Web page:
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Great success in the treatment of Alzheimer’s

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Great success in the treatment of Alzheimer’s

Scientists have made great strides in treating Alzheimer’s, with 15 pounds per dose of the drug being able to prevent or eliminate the disease.

According to The Mirror, experiments performed on rats showed that the dose of the drug eliminated red proteins in the brain and restored memory.

According to British and German researchers, this therapy has the potential to revolutionize treatment.

Professor Thomas Bayer, co-author of the study, said: “No treatment in clinical trials has been as successful in reducing Alzheimer’s symptoms. Some have even been shown to have negative side effects. So we decided to go it alone.

“We identified antibodies in mice that inactivate amyloid beta particles but do not bind to normal types of proteins,” he said.

The team switched to an antibody called TAP01 so that our immune system would not take it for granted.

In the test, both the antibody and the engineered vaccine repaired brain neuron function and increased glucose metabolism in the brain, which restored memory in mice.

Co-author Professor Mark Carr said: “If this is the case with trials on humans, then this could be a revolution.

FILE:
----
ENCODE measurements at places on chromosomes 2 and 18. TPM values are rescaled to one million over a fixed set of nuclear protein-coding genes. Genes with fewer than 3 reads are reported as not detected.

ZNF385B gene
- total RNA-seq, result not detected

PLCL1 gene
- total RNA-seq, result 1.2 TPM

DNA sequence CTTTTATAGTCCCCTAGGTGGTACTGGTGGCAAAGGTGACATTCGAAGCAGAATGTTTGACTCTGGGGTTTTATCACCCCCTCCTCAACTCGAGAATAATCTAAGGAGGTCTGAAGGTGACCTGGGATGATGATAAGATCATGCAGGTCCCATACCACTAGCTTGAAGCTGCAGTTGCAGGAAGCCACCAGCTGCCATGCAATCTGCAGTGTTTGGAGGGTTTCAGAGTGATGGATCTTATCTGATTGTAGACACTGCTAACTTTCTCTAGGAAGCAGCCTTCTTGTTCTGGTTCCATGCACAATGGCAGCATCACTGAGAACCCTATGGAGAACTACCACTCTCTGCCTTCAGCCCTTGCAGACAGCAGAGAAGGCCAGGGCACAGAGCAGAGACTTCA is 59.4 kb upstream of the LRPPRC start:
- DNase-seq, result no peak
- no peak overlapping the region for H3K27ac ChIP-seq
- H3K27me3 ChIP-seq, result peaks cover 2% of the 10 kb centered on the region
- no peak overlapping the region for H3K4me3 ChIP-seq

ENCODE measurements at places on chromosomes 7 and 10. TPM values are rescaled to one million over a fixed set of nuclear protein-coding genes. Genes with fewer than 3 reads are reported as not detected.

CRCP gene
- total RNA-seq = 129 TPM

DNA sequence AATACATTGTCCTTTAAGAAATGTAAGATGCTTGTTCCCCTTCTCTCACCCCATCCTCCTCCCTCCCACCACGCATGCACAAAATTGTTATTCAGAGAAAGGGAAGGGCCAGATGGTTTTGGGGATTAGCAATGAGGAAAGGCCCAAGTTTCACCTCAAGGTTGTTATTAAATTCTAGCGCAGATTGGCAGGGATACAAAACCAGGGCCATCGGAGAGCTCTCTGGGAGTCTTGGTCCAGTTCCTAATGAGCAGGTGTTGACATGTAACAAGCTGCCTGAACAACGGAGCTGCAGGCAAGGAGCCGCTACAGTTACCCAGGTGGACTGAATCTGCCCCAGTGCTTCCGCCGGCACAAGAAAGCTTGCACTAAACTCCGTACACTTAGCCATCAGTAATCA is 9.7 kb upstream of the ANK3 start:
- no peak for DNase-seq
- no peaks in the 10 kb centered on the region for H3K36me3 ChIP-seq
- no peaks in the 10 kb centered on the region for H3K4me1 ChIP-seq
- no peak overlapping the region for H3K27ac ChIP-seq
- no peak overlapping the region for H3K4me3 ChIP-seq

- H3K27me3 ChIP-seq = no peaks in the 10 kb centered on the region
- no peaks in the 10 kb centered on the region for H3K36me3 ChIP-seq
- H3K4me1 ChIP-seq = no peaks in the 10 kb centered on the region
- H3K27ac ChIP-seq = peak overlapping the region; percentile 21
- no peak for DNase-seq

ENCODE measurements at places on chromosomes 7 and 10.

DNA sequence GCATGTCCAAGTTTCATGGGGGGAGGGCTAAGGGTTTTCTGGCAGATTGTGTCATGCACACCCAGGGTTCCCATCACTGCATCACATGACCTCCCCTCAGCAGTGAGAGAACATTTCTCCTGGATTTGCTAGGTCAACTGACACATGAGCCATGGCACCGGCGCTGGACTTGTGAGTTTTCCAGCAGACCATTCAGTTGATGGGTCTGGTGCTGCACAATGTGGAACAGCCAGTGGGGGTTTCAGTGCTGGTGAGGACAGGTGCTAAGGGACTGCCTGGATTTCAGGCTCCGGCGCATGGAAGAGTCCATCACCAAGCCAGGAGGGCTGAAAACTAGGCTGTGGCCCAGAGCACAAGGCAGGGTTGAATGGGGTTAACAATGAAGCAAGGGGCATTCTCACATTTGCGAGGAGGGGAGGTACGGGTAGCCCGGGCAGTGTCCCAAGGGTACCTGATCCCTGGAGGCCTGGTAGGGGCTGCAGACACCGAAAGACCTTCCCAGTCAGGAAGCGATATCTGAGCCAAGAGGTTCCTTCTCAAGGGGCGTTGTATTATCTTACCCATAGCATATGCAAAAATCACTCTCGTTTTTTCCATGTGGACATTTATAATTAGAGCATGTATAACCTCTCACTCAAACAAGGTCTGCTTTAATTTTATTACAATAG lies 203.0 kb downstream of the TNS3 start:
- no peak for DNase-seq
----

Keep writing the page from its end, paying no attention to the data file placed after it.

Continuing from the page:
in details

Scientists have made great strides in treating Alzheimer’s, with 15 pounds per dose of the drug being able to prevent or eliminate the disease.

According to The Mirror, experiments performed on rats showed that the dose of the drug eliminated red proteins in the brain and restored memory.

According to British and German researchers, this therapy has the potential to revolutionize treatment.

Professor Thomas Bayer, co-author of the study, said: “No treatment in clinical trials has been as successful in reducing Alzheimer’s symptoms. Some have even been shown to have negative side effects. So we decided to go it alone.

“We identified antibodies in mice that inactivate amyloid beta particles but do not bind to normal types of proteins,” he said.

The team switched to an antibody called TAP01 so that our immune system would not take it for granted.

In the test, both the antibody and the engineered vaccine repaired brain neuron function and increased glucose metabolism in the brain, which restored memory in mice.

Co-author Professor Mark Carr said: “If this is the case with trials on humans, then this could be a revolution.

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